Draghi’s Path To The Italian Presidency

Mario Draghi is the obvious candidate to be Italy’s next president, but first he must deal with the inevitable tangles of Italian politics.

Italian President Mattarella and Draghi
President Sergio Mattarella and Prime Minister Mario Draghi shaking hands. Photo: Farewell President Draghi - 28 October 2019, European Central Bank, CC BY-NC-ND 2.0, via Flickr.

The Italian presidential elections are set to begin. Sergio Mattarella, the current president, will end his seven-year term on February 7, after which his replacement would normally occupy his office as head of state. But we do not live in normal times. This year, Italy’s unique political and economic situation may cause it to depart from its constitutional conventions.

The presidency of the Italian republic is a largely ceremonial post, whose holder possesses formal powers to appoint prime ministers and approve laws. The candidates are not explicitly nominated by parliament, nor are they elected by the public. Rather, much like the papal conclave, they are chosen by a body of 1,000 electors, comprising legislators and regional representatives, through multiple rounds of secret ballots. During the first three rounds, the candidate with two-thirds of the vote wins, while for subsequent rounds the threshold is lowered to a simple majority. The announcement of false candidates by party leaders to mislead their opponents is a customary feature of this process.

But Italy’s long-term objectives may discourage that kind of politicking. The central issue at stake in public discussions is Italy’s commitment, begun under Mario Draghi’s government of national unity, to see through a major EU-funded reform plan worth over 200 billion euros in loans and grants. Draghi’s international standing as the former president of the European Central Bank, added to the confidence he enjoys as head of a broad political coalition, has made him a trusted, if unelected, politician in Italy.

It also makes him a very popular candidate for the presidency. He would be a steady and reassuring figure during a major institutional overhaul. Yet complications arise, however, in his still being the Italian prime minister.

Were Draghi to become a presidential candidate, which he has neither confirmed nor denied intending to do, he would first have to resign and, failing a new majority coalition, risk plunging Italy into early elections — which would otherwise be due in 2023. This would be likely given the unfavorable distribution of parties within the current parliament. There are parties, like Giorgia Meloni’s far-right Brothers of Italy (FdI), which, though alone in opposing Draghi’s premiership, would happily support his presidential candidacy in a bet to secure an election. A return to the ballots might be good for the FdI, but it would run against the general mood of wanting the country to stand on its feet again after two grueling years.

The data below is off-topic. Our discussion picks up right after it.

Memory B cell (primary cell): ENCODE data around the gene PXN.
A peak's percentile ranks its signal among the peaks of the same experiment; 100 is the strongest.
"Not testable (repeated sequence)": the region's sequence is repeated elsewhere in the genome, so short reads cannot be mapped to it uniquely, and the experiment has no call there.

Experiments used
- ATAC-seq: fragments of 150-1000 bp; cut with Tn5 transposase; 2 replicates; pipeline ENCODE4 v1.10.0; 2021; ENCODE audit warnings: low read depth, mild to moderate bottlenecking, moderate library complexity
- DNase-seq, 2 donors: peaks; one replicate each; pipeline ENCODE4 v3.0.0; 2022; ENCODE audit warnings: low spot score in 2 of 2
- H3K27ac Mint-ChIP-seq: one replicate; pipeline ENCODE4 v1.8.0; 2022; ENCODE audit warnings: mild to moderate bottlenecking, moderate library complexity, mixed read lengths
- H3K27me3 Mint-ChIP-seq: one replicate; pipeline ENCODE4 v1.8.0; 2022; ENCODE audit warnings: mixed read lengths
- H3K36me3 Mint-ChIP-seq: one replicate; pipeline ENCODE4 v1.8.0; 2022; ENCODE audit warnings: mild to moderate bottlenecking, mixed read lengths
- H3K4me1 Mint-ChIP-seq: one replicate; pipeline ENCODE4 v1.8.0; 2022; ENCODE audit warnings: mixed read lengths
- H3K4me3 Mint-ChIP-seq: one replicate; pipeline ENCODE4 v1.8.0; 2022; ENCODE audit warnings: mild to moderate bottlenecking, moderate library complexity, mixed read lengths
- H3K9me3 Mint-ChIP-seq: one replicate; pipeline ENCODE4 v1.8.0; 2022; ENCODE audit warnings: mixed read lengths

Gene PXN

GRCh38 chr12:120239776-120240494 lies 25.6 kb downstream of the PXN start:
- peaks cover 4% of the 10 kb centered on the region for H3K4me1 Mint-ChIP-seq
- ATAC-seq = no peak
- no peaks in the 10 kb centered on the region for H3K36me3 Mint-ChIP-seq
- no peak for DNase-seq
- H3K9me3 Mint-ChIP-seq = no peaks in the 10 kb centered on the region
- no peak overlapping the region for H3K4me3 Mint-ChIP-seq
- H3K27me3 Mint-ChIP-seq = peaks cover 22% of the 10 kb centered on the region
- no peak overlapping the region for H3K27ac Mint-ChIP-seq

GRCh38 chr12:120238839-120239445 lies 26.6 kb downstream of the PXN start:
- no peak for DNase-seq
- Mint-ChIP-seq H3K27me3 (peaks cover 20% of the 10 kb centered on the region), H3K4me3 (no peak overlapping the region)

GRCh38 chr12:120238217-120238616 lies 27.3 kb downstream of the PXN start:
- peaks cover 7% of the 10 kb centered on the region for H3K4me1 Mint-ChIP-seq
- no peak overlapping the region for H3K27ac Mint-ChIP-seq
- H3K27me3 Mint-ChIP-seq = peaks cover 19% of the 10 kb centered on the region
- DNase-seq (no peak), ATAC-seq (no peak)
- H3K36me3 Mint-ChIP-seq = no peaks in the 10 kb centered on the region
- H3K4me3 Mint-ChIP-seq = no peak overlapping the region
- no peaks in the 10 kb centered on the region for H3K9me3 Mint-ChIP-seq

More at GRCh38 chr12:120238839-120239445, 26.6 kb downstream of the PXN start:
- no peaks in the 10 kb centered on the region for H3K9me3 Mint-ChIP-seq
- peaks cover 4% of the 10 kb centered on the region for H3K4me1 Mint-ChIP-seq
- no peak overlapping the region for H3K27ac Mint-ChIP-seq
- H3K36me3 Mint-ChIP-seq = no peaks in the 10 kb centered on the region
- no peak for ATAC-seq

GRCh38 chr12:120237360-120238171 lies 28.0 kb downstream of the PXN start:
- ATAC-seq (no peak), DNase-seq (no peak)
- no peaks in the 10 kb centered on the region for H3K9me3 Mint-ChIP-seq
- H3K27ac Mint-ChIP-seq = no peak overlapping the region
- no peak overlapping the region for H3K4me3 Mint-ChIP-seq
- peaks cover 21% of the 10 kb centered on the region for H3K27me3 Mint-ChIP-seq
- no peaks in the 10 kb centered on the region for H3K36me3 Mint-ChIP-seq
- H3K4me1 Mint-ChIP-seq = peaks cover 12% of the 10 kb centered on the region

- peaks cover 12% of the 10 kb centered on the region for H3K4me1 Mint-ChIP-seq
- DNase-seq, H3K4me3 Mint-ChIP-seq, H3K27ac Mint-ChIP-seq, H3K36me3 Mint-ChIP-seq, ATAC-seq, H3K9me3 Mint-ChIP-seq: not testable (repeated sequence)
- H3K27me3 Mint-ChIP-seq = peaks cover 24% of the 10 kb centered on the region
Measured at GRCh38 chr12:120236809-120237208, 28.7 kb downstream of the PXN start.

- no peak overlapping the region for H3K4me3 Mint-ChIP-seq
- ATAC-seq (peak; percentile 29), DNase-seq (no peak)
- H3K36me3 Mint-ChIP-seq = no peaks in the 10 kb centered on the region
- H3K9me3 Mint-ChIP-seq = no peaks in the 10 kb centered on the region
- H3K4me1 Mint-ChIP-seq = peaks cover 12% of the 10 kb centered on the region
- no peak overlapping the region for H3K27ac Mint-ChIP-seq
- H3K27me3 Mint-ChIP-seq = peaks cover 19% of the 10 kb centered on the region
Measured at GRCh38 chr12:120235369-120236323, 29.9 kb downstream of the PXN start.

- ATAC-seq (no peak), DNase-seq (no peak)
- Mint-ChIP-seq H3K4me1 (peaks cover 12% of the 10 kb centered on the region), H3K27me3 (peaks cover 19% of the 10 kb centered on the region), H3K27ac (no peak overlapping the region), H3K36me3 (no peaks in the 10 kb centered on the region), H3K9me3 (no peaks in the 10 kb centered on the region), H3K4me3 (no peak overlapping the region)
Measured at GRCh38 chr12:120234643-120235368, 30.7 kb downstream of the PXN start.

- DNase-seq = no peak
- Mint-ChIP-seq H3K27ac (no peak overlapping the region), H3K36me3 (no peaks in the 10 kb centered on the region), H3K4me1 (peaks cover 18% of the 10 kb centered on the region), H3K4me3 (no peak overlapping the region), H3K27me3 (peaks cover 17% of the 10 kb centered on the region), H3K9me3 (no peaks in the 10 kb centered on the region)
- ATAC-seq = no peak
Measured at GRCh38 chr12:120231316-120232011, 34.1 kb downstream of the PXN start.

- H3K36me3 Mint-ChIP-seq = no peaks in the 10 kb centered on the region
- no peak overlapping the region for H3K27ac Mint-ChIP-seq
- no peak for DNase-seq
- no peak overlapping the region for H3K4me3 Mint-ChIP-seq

There are two ways of avoiding an early election after Draghi’s resignation. One would be for Draghi to make a viable new government a condition of his presidency, so that he would be keeping his previous seat warm for his chosen successor. He would also be, in effect, acting as president while still prime minister. This is a real possibility, as it is unlikely that a majority coalition would agree on a presidency only to disagree on a government. Further, Enrico Letta’s center-left Democratic Party (PD) has already expressed support for Draghi, while the Five Star Movement (M5S) could be persuaded to support him as the lesser evil to the unmentionable Silvio Berlusconi, the center-right’s favorite candidate.

Another way of ensuring the transition without a pre-existing majority coalition would be for Mattarella to appoint a technical government before he steps down, as president Giorgio Napolitano did in 2011. The Italian head of state does possess this power in times of crisis, even if a government thus established has minority parliamentary support. If this were to happen, Italy would have technocrats occupying both the presidency and the cabinet. Such a state of affairs would no doubt have the confidence of the markets and of the international community, but it may not be seen as legitimate by the Italian people.

There is of course one way of avoiding the impasse altogether. Mattarella could be persuaded to stand for re-election so that Draghi can remain prime minister and continue managing reform until 2023. Mattarella could then resign and a new president be sworn in, perhaps even Draghi himself. This is a solution that Mattarella, who is 80, has repeatedly dismissed, eager as he is to retire, but it would present a less circuitous path forward. Then again, if it were straight-forward, it wouldn’t be Italian politics.

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